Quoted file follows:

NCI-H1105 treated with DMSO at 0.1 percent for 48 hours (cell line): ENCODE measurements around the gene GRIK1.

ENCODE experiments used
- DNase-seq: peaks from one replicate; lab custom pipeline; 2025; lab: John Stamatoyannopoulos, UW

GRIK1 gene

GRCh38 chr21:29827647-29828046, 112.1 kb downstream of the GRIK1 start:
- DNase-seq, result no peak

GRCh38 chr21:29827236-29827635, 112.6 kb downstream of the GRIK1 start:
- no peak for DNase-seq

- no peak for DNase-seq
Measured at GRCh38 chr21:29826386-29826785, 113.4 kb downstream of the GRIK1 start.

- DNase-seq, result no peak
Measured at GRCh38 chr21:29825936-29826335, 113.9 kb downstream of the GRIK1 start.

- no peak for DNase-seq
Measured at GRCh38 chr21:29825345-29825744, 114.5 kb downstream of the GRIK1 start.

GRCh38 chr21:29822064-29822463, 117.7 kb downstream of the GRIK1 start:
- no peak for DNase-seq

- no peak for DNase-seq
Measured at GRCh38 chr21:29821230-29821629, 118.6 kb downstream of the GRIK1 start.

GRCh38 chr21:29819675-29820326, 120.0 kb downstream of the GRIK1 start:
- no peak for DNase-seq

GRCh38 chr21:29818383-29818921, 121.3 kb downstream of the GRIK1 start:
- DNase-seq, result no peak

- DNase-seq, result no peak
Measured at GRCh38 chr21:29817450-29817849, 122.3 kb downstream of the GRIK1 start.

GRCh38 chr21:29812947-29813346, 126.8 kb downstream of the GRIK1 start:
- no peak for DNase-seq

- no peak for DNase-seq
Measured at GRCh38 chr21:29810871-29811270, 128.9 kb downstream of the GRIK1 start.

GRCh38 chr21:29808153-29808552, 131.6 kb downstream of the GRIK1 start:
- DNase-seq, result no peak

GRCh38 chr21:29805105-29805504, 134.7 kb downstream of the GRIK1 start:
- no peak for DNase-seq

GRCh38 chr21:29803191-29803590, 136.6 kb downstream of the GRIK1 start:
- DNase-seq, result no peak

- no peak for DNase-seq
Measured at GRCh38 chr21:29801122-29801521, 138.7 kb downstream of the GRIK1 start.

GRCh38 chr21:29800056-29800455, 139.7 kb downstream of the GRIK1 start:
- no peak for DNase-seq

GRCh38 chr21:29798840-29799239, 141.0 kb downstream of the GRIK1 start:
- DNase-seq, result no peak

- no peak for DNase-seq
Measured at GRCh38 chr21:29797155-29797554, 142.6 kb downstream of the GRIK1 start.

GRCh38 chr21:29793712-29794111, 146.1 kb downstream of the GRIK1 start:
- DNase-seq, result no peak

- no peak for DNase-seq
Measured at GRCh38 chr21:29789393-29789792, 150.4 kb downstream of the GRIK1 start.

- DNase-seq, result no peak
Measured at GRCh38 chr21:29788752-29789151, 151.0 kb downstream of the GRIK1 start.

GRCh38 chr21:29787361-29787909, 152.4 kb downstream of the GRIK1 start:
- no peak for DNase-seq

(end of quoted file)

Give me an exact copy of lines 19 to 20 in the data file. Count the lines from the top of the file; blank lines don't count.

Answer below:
GRCh38 chr21:29819675-29820326, 120.0 kb downstream of the GRIK1 start:
- no peak for DNase-seq